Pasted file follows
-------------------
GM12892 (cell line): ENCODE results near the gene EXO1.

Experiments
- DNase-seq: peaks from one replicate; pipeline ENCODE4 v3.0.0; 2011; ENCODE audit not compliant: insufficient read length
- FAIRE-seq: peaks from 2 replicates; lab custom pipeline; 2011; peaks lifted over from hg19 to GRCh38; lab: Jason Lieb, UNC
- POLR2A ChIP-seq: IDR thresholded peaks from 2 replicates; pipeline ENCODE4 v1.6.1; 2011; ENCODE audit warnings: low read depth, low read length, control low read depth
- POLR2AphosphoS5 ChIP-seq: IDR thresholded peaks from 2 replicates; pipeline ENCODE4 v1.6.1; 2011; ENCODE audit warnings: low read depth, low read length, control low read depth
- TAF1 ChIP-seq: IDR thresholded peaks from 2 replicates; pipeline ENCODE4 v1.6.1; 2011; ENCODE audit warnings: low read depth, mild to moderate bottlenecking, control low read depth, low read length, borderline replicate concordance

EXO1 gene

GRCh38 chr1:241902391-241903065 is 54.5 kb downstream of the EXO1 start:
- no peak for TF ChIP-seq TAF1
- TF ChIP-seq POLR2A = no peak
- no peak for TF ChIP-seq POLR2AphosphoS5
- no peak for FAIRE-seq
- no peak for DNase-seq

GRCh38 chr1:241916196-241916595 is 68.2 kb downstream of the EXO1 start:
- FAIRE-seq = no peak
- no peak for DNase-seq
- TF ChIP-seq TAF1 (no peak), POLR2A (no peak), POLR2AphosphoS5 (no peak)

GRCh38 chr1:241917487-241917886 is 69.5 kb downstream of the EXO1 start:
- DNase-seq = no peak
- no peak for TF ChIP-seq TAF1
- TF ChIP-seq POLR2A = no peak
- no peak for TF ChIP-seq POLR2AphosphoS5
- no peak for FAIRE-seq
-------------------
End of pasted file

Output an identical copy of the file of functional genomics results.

GM12892 (cell line): ENCODE results near the gene EXO1.

Experiments
- DNase-seq: peaks from one replicate; pipeline ENCODE4 v3.0.0; 2011; ENCODE audit not compliant: insufficient read length
- FAIRE-seq: peaks from 2 replicates; lab custom pipeline; 2011; peaks lifted over from hg19 to GRCh38; lab: Jason Lieb, UNC
- POLR2A ChIP-seq: IDR thresholded peaks from 2 replicates; pipeline ENCODE4 v1.6.1; 2011; ENCODE audit warnings: low read depth, low read length, control low read depth
- POLR2AphosphoS5 ChIP-seq: IDR thresholded peaks from 2 replicates; pipeline ENCODE4 v1.6.1; 2011; ENCODE audit warnings: low read depth, low read length, control low read depth
- TAF1 ChIP-seq: IDR thresholded peaks from 2 replicates; pipeline ENCODE4 v1.6.1; 2011; ENCODE audit warnings: low read depth, mild to moderate bottlenecking, control low read depth, low read length, borderline replicate concordance

EXO1 gene

GRCh38 chr1:241902391-241903065 is 54.5 kb downstream of the EXO1 start:
- no peak for TF ChIP-seq TAF1
- TF ChIP-seq POLR2A = no peak
- no peak for TF ChIP-seq POLR2AphosphoS5
- no peak for FAIRE-seq
- no peak for DNase-seq

GRCh38 chr1:241916196-241916595 is 68.2 kb downstream of the EXO1 start:
- FAIRE-seq = no peak
- no peak for DNase-seq
- TF ChIP-seq TAF1 (no peak), POLR2A (no peak), POLR2AphosphoS5 (no peak)

GRCh38 chr1:241917487-241917886 is 69.5 kb downstream of the EXO1 start:
- DNase-seq = no peak
- no peak for TF ChIP-seq TAF1
- TF ChIP-seq POLR2A = no peak
- no peak for TF ChIP-seq POLR2AphosphoS5
- no peak for FAIRE-seq